“Stress will kill you.”
It’s something we’ve all heard before. You know stress is terrible for your health, but if you’re anything like me, you have ZERO clue how to manage it.
Unfortunately, we aren’t really taught to manage stress. We’re taught that stress is a marker for success. The more stressed you are, the harder you’re working. The harder you work, the more success you’ll have.
But the truth is, copious amounts of stress are doing you more harm than good and actually limiting your ability to reach success in your goals.
That’s why I wanted to put a little cheat sheet together for you.
External stress is inevitable in life. Tough things are going to happen, but stress doesn’t come from the “stressor” itself, it comes from how you respond to it.
When something stresses you out, it triggers a signal in your body that there’s danger (fight or flight). It makes you release hormones to provide fast burning sugars for energy and promotes inflammation around your cells and tissues to cushion them from potential physical harm.
But stress also creates some personality shifts.
Have you ever been stressed so you snap at someone you love? Or maybe you binge eat? Or maybe you break down and cry from the pressure?
Or maybe, you do all three!
If these swings happen to you, trust me, you are completely normal. When you release those hormones, they’re doing more than positioning you to be physically able to escape. Those hormones are signaling different parts of your personality to show up and defend you from having to deal with the pain of that external stressor based on how they learned to cope through your life experiences.
Check out Internal Family Systems to learn more about this concept.
But, it’s amazing if you think about it.
Even when you’re doing something that isn’t beneficial for you to hit your goals, your body is simply doing it to protect you in some way, shape, or form! Your body is just trying to have your back.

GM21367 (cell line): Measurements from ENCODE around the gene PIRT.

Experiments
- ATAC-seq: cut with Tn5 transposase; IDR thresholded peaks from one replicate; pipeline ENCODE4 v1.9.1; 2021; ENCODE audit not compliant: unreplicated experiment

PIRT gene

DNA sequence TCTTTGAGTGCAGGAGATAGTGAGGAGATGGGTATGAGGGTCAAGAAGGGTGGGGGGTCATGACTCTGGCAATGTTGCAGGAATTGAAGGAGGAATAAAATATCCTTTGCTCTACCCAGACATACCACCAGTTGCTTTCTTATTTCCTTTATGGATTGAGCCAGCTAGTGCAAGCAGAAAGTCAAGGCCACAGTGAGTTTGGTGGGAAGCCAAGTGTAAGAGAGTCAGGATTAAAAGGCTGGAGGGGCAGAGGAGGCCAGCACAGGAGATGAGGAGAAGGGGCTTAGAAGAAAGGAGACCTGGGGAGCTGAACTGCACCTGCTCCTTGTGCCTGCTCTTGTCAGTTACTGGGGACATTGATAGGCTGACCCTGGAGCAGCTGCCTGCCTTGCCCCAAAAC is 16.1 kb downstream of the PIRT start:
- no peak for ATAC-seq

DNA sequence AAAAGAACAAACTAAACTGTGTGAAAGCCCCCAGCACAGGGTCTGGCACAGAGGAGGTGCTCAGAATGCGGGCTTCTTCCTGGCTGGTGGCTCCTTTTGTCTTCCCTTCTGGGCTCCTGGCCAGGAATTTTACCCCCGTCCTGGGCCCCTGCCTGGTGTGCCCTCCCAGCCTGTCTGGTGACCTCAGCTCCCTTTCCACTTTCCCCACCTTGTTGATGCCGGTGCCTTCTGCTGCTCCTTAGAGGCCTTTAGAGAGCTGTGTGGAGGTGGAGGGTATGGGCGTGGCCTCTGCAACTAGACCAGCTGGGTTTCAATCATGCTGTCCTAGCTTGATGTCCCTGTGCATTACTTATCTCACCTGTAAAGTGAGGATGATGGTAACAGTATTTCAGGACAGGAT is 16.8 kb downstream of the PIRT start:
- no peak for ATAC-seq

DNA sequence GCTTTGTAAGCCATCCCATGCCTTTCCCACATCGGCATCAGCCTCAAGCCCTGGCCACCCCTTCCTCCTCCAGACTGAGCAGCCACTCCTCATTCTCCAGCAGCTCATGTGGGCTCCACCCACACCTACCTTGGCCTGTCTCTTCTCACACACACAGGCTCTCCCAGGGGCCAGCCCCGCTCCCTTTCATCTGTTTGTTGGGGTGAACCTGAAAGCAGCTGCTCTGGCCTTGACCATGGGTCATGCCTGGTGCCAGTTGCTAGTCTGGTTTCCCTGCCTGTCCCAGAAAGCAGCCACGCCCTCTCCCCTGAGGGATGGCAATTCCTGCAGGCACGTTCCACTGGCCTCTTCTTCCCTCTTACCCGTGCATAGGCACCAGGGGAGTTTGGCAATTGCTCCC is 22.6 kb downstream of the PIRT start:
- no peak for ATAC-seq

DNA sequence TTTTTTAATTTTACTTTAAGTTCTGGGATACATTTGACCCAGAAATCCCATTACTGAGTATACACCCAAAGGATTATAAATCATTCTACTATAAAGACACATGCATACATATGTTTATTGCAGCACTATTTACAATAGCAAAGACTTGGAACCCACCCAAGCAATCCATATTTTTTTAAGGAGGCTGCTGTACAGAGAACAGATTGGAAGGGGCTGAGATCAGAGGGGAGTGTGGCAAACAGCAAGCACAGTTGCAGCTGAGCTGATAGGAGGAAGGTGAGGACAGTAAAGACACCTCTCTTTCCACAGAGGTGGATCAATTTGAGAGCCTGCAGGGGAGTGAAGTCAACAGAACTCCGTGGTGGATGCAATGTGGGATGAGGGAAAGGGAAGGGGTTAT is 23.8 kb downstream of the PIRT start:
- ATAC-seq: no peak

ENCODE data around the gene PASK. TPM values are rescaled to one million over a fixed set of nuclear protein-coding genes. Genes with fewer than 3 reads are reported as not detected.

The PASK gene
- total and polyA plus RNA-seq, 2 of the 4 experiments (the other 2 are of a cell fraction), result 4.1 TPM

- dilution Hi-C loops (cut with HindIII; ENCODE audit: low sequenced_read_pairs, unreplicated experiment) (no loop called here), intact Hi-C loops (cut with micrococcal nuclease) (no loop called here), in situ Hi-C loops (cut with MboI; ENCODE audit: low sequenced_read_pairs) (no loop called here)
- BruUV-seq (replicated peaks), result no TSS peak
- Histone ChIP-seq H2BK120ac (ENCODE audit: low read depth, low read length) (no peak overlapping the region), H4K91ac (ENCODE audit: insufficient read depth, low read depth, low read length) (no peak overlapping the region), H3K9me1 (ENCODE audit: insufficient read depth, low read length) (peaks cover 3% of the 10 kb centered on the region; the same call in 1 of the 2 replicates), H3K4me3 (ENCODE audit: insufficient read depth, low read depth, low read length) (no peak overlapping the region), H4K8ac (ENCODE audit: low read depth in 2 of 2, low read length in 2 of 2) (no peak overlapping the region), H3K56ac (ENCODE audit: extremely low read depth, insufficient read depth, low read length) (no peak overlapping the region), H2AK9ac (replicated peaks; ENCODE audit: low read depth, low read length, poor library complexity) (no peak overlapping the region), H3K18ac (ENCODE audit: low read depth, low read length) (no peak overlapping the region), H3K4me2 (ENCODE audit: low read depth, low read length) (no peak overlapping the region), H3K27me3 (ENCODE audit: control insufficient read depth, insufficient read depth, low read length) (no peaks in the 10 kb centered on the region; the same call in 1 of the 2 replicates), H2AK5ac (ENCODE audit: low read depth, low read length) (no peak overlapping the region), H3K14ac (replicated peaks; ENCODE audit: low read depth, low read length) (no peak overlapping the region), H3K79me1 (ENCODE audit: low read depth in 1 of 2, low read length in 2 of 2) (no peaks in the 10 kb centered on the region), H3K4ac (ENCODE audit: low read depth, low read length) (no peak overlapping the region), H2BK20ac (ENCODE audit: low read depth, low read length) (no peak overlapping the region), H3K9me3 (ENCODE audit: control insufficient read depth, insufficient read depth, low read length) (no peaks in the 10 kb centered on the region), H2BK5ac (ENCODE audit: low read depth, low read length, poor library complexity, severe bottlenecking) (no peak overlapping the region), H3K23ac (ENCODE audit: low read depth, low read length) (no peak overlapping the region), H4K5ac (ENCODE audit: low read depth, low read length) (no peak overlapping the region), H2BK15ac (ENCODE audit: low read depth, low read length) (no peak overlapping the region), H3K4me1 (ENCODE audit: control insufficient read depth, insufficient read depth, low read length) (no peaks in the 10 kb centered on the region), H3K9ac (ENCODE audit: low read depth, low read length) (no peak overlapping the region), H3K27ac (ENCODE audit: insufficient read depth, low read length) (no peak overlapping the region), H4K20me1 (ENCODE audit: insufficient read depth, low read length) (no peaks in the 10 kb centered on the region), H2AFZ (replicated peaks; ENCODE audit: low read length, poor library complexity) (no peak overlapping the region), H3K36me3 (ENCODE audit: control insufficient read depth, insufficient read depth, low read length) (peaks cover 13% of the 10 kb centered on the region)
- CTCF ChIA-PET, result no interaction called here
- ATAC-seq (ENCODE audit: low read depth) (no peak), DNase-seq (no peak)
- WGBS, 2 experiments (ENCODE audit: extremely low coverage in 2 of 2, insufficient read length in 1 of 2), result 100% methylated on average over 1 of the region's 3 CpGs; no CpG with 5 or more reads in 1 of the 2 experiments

That’s why we need to learn how to manage our stress and work with our different personality parts to retrain them to turn to more effective coping mechanisms.
The best way to do that is to calm down and there’s a very specific breathing technique to take you out of your danger zone and into your calm state.
So, do this with me.
Go ahead and sit or lay in a comfortable position.
Take a deep breath in and allow your chest to inflate.
Do this 2 times.
On the 3rd round, breathe in and let your chest and rib cage inflate.
Then exhale from your rib cage, then your chest.
Do this 2 times.
Finally, allow your chest to inflate followed by your rib cage and finally, fill your belly with air.
On the exhale, allow your belly to contract, then your ribs, and lastly, your chest.
Say it to yourself:
Inhale - Chest… Ribs… Belly...
Exhale - Belly… Ribs… Chest…
Repeat a few rounds until you feel calmer, more focused, and in control.
By expanding your belly, you’re sending signals to your brain that you’re not in danger and you can be put in your calm state (your parasympathetic nervous system).
That’s it. Basic, free, and available to you any time of day or night.
If you do decide to do this, feel free to start slow. Doing it once a day for 5 minutes is a great start (and it's how I started when I was first developing my routine).
If you try this method, let me know how it goes!
With love & light,